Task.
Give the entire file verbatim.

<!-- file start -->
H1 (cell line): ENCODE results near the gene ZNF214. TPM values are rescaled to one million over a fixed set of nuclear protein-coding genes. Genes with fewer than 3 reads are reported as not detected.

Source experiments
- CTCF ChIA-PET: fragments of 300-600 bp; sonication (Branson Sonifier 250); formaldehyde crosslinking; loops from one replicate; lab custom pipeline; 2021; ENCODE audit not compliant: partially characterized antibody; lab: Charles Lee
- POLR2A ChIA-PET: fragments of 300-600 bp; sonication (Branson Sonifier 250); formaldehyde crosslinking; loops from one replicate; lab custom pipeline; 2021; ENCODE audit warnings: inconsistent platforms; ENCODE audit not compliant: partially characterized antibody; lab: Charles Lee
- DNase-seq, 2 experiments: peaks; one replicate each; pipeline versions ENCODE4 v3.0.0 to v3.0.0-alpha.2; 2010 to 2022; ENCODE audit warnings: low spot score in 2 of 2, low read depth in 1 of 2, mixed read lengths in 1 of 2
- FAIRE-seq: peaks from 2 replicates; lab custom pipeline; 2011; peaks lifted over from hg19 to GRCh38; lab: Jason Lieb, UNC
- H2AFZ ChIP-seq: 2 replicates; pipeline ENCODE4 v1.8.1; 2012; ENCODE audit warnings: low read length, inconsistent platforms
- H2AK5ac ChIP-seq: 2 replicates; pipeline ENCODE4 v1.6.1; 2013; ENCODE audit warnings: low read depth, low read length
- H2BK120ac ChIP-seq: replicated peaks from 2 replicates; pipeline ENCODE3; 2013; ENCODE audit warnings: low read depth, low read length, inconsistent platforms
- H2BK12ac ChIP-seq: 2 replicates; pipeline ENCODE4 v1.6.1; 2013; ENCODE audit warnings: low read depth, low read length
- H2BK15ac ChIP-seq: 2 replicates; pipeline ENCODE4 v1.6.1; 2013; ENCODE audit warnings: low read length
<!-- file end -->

H1 (cell line): ENCODE results near the gene ZNF214. TPM values are rescaled to one million over a fixed set of nuclear protein-coding genes. Genes with fewer than 3 reads are reported as not detected.

Source experiments
- CTCF ChIA-PET: fragments of 300-600 bp; sonication (Branson Sonifier 250); formaldehyde crosslinking; loops from one replicate; lab custom pipeline; 2021; ENCODE audit not compliant: partially characterized antibody; lab: Charles Lee
- POLR2A ChIA-PET: fragments of 300-600 bp; sonication (Branson Sonifier 250); formaldehyde crosslinking; loops from one replicate; lab custom pipeline; 2021; ENCODE audit warnings: inconsistent platforms; ENCODE audit not compliant: partially characterized antibody; lab: Charles Lee
- DNase-seq, 2 experiments: peaks; one replicate each; pipeline versions ENCODE4 v3.0.0 to v3.0.0-alpha.2; 2010 to 2022; ENCODE audit warnings: low spot score in 2 of 2, low read depth in 1 of 2, mixed read lengths in 1 of 2
- FAIRE-seq: peaks from 2 replicates; lab custom pipeline; 2011; peaks lifted over from hg19 to GRCh38; lab: Jason Lieb, UNC
- H2AFZ ChIP-seq: 2 replicates; pipeline ENCODE4 v1.8.1; 2012; ENCODE audit warnings: low read length, inconsistent platforms
- H2AK5ac ChIP-seq: 2 replicates; pipeline ENCODE4 v1.6.1; 2013; ENCODE audit warnings: low read depth, low read length
- H2BK120ac ChIP-seq: replicated peaks from 2 replicates; pipeline ENCODE3; 2013; ENCODE audit warnings: low read depth, low read length, inconsistent platforms
- H2BK12ac ChIP-seq: 2 replicates; pipeline ENCODE4 v1.6.1; 2013; ENCODE audit warnings: low read depth, low read length
- H2BK15ac ChIP-seq: 2 replicates; pipeline ENCODE4 v1.6.1; 2013; ENCODE audit warnings: low read length